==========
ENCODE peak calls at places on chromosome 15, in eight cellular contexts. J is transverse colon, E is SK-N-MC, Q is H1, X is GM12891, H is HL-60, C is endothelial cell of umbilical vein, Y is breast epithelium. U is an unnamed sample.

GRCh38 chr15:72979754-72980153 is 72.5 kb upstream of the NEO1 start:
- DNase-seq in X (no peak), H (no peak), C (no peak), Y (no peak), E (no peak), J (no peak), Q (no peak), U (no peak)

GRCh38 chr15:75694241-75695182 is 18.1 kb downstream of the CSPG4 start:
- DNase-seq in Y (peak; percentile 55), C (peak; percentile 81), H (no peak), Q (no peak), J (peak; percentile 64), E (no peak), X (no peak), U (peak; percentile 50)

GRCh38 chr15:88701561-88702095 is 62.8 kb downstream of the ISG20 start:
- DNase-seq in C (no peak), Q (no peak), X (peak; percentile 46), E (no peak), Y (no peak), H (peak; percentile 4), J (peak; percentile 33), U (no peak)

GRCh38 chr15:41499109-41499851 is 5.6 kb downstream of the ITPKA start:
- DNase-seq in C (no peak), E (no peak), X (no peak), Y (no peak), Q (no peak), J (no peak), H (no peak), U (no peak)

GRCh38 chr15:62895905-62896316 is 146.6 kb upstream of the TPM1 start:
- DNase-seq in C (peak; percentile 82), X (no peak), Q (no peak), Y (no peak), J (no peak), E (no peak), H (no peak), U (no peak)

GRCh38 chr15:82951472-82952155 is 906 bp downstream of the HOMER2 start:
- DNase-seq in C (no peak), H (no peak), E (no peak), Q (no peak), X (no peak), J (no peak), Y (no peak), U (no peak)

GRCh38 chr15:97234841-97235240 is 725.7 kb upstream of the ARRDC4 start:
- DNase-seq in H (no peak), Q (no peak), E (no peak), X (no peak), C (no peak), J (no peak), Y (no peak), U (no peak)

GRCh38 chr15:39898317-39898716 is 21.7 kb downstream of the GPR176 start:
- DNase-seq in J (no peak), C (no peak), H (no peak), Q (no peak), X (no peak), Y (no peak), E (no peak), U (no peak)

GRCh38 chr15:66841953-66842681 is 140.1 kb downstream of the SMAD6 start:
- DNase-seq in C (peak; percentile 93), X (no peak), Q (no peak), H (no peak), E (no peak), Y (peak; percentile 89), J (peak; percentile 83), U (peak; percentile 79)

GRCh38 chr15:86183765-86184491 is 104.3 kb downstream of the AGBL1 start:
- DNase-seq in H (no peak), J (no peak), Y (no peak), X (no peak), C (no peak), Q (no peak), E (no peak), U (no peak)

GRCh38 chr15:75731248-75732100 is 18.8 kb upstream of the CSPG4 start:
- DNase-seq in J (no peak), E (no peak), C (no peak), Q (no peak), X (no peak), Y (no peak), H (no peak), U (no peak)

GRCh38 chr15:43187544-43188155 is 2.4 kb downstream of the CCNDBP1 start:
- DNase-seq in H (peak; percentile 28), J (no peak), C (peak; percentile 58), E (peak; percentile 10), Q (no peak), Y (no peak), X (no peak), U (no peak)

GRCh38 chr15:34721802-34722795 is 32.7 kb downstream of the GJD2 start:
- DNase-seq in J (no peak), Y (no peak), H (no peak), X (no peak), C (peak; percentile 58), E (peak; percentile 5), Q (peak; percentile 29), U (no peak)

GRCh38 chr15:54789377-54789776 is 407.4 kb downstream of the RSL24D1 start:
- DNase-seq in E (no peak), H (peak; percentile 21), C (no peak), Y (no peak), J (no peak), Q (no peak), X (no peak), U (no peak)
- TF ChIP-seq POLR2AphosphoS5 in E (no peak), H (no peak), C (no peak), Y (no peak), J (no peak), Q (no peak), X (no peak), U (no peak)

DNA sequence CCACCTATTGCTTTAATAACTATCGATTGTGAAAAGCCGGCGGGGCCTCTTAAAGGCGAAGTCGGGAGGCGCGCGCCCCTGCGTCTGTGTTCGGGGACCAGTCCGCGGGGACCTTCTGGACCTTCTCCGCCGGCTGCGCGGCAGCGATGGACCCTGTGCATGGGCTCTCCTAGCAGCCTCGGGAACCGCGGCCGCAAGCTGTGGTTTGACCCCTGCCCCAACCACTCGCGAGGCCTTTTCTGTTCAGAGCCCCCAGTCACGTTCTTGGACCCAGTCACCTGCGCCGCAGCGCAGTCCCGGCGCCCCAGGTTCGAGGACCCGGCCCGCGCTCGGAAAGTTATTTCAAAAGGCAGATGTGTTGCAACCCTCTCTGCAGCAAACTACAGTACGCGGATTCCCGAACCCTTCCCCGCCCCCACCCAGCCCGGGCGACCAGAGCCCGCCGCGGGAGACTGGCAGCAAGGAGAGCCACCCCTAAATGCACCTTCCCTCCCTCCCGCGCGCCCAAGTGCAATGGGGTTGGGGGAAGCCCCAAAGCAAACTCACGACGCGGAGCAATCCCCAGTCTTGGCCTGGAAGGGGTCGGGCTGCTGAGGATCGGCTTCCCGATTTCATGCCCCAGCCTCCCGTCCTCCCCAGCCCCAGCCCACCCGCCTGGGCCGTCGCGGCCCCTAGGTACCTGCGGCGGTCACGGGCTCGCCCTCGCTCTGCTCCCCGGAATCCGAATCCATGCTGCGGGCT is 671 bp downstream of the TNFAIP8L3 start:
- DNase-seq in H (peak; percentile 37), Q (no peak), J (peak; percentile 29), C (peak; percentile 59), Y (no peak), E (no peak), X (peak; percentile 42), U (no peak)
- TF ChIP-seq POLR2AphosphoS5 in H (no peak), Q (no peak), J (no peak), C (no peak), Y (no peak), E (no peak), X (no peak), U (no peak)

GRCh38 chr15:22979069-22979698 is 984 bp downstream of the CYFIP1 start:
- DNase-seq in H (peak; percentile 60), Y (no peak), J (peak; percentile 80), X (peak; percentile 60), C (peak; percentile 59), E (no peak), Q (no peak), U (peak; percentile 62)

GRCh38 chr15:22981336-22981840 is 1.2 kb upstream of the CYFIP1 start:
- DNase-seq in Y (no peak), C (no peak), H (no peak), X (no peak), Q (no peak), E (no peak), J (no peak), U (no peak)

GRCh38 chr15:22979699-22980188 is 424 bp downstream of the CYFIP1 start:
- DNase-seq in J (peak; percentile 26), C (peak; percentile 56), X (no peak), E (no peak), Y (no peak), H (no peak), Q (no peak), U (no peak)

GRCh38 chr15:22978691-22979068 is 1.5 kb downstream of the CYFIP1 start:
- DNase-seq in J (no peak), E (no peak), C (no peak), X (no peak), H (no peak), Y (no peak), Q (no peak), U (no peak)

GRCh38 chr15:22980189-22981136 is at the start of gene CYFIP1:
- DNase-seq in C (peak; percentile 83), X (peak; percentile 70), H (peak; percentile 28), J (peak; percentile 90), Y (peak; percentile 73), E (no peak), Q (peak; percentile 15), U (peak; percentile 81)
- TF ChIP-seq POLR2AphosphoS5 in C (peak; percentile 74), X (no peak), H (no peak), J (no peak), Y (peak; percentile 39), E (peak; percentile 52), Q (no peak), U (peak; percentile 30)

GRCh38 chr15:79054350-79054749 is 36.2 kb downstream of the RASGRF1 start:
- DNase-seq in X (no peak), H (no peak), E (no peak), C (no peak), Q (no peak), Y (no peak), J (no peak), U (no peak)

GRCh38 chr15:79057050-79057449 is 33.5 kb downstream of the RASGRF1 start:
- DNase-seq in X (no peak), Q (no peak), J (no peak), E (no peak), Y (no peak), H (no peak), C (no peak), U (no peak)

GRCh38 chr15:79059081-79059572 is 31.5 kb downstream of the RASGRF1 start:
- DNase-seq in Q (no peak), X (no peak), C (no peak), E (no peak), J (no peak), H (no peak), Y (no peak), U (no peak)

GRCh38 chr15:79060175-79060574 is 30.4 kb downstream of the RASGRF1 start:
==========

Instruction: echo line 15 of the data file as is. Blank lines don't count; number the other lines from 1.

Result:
- DNase-seq in H (no peak), Q (no peak), E (no peak), X (no peak), C (no peak), J (no peak), Y (no peak), U (no peak)